Entrepreneurial behaviour and the development of entrepreneurial ecosystems under uncertainty: essays on regenerative medicine venturing at the university-industry boundary
- Publisher: The University of Edinburgh
entrepreneurial behaviour | technology transfer | coping strategies | regenerative medicine | venturing
Entrepreneurial ecosystems are an important economic consideration but remain an
understudied phenomenon. In particular, research emphasising the role of the
entrepreneur within entrepreneurial ecosystems is scant. Entrepreneurial universities,
particularly the commercialisation activities by academic entrepreneurs, contribute to
both the emergence and development of entrepreneurial ecosystems at the university-industry
(U-I) boundary. Yet, an understanding of the links between university
characteristics and micro-level cognition on entrepreneurial ecosystems remains
limited. Furthermore, it is not clear how the dynamics of entrepreneurial ecosystems
differ across different national geographies.
Venture development at the U-I boundary is difficult and uncertain. Entrepreneurs
must make decisions under intense ambiguity and make sense of the highly uncertain
situation. Nowhere is this more evident than in knowledge and technology-intensive
sectors, where venturing relies on entrepreneurial coping responses to uncertainty.
However, little is known about how entrepreneurs cope with uncertainty, especially
when uncertainty is irreducible.
To progress understanding of entrepreneurial behaviour amidst uncertainty, and the
emergence and development of entrepreneurial ecosystems at the U-I boundary, this
PhD thesis investigates venturing in the field of regenerative medicine (regenmed).
This is a particularly suited study context since regenmed commercialisation
activities, which are driven by university-based stem cell research, are highly
uncertain and the industry is still in a formative stage.
This PhD thesis explores entrepreneurial behaviour amidst uncertainty and the
development of entrepreneurial ecosystems at the U-I boundary. The thesis
comprises of three empirical studies (essays) that can be read independently,
however, together the essays provide an enhanced understanding of entrepreneurial
behaviour and the development of entrepreneurial ecosystems at the U-I boundary.
Essay 1 reveals how ecosystem participants make sense of venturing processes in a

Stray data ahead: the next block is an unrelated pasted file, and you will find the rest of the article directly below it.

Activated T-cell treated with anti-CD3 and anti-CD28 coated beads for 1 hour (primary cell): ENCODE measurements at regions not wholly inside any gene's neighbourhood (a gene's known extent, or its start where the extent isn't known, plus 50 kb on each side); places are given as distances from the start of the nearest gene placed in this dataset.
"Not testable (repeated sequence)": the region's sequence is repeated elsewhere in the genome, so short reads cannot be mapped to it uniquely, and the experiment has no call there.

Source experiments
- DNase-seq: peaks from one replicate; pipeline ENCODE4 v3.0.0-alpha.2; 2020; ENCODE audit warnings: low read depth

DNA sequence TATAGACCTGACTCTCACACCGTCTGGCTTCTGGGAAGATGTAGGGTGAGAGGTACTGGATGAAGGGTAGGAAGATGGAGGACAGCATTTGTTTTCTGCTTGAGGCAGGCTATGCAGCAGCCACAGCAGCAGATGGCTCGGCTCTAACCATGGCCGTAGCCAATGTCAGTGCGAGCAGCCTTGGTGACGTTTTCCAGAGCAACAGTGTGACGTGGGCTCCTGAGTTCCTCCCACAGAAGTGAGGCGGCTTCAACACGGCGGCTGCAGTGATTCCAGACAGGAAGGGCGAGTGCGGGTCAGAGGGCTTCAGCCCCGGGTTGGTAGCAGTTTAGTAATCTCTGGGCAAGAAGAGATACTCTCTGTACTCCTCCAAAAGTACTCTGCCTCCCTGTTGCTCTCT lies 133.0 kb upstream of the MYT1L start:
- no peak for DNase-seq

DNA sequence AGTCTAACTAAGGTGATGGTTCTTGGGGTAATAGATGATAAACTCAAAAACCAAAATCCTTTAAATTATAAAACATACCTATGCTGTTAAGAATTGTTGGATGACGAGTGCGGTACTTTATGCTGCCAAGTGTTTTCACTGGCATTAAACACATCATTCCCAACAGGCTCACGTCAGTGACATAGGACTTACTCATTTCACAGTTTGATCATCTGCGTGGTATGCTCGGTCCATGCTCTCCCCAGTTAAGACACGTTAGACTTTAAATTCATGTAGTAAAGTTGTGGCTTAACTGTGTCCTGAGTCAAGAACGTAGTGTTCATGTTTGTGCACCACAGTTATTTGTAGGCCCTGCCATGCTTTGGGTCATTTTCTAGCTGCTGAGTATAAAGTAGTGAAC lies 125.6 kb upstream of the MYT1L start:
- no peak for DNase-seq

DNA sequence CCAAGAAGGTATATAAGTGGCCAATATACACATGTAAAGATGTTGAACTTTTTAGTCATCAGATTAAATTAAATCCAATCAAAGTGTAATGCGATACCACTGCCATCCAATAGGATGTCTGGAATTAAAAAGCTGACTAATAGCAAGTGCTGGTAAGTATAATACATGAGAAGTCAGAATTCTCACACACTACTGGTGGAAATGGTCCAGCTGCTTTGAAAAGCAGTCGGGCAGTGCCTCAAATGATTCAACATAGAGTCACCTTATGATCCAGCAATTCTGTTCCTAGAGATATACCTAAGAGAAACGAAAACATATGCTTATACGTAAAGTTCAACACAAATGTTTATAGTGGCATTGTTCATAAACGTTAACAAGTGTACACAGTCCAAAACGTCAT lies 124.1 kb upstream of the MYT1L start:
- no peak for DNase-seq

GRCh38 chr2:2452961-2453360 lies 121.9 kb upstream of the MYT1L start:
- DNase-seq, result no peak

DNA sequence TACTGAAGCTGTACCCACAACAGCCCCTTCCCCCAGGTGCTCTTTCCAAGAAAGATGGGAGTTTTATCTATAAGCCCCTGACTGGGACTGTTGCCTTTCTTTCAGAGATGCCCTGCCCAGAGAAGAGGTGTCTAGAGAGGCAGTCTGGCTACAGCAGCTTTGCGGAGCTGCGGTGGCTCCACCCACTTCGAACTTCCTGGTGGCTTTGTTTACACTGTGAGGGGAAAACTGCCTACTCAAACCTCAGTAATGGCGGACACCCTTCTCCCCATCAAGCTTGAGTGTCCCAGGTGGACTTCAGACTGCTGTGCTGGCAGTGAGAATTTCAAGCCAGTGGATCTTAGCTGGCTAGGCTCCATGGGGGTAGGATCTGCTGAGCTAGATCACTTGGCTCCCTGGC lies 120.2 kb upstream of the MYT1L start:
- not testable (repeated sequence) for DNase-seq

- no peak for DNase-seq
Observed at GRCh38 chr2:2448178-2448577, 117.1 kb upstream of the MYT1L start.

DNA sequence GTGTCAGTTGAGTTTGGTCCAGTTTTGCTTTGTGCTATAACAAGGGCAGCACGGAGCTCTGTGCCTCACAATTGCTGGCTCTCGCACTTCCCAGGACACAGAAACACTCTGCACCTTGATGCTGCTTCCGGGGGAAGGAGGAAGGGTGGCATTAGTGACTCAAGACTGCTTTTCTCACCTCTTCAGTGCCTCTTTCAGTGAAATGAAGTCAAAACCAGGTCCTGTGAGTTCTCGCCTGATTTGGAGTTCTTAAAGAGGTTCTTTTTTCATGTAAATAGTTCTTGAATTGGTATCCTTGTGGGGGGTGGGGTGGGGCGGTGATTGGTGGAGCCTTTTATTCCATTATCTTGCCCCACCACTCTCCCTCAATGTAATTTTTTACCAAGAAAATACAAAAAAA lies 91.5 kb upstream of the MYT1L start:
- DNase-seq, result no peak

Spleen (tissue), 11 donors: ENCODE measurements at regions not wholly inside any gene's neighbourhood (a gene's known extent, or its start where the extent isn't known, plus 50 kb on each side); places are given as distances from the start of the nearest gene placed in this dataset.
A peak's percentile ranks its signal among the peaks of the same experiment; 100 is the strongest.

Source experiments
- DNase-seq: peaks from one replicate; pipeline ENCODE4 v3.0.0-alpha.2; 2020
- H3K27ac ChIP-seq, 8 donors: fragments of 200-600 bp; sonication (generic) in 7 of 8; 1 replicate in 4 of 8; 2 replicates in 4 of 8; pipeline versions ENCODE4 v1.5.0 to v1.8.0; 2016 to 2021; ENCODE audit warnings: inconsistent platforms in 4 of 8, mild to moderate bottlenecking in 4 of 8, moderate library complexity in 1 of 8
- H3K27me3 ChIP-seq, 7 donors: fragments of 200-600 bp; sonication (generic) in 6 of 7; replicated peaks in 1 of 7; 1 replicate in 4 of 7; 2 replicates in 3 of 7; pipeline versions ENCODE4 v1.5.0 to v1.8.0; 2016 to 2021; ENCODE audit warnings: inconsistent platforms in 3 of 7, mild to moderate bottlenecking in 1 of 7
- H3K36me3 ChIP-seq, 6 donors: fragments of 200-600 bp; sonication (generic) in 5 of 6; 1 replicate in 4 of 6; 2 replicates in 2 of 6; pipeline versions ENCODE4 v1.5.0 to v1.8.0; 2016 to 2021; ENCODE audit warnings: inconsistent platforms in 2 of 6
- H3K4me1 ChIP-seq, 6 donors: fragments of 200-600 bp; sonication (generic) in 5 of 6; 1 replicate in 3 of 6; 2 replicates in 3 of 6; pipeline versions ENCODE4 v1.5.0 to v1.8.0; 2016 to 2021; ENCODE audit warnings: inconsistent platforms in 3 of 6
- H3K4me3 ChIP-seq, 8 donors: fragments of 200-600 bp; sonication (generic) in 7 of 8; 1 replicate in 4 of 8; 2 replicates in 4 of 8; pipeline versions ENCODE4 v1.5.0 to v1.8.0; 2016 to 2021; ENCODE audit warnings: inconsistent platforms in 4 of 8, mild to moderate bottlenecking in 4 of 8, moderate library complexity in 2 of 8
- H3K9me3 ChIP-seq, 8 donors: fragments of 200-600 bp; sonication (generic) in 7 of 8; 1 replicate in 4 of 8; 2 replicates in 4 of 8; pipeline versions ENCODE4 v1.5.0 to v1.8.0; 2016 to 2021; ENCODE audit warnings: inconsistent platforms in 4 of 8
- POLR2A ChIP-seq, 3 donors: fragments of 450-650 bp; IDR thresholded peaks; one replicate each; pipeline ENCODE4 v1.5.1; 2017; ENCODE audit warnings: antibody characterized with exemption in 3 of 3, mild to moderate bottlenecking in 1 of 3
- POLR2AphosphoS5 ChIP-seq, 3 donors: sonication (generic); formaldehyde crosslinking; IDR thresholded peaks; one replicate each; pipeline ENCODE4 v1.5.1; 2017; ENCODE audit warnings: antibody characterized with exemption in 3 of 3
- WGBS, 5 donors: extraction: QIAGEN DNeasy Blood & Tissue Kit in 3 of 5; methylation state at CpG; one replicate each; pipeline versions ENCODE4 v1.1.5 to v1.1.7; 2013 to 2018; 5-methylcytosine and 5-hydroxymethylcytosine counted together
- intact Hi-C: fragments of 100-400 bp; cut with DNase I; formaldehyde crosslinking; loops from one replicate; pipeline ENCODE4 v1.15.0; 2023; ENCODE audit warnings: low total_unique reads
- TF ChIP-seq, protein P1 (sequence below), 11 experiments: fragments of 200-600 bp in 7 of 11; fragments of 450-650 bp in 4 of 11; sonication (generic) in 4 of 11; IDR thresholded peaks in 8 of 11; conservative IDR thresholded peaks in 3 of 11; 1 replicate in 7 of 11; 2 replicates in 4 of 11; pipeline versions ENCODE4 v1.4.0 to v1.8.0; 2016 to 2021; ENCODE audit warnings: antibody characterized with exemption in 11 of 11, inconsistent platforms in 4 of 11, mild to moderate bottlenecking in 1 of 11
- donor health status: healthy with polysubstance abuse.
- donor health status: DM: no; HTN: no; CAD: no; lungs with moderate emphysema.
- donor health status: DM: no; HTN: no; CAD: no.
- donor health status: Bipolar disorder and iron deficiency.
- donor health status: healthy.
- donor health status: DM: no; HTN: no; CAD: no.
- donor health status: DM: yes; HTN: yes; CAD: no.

highly uncertain, technology-intensive field. It highlights the development of coping
strategies during the sensemaking process, and illustrates an association between
university entrepreneurial culture and coping strategies. A model of sensemaking
process under uncertainty is presented and a typology of sensemaking types in
uncertain ecosystems is proposed.
Essay 2 is a cross-national study of entrepreneurial ecosystems in Edinburgh (UK)
and Madison (USA). The study investigates the development of entrepreneurial
ecosystems around two research-intensive universities, which have a long history in
stem cell innovation. The essay highlights the effects of cultural artefacts on microlevel
behaviours. The influence of behaviour and cognition on the development of
entrepreneurial ecosystems is modelled. This reveals different development paths for
Essay 3 explores the emergence and development of entrepreneurial ecosystems, and
considers how these help drive technology-based economies. More specifically, the
study explores technology transfer and contextual factors across three regenmed
ecosystems (Edinburgh, Madison, and Moscow) to reveal the emergence of
entrepreneurial ecosystems at the U-I boundary. Findings show that ecosystem and
venture characteristics emerge from institutional characteristics, micro-level
cognition and regional context. Additionally, university culture and entrepreneurial
coping strategies generate a typology for spinouts within the ecosystem.
Collectively, these three essays reveal novel phenomena explaining how ecosystem
actors make sense of uncertainty and how this influences the emergence of
entrepreneurial ecosystems at the U-I boundary. Additionally, they reveal the
importance of context in the venturing process and in entrepreneurial ecosystem
dynamics. This provides important contributions to theories of entrepreneurial
behaviour, entrepreneurial ecosystems and technology transfer. These scholarly
contributions impart important practical implications.
views in local repository
downloads in local repository
The information is available from the following content providers: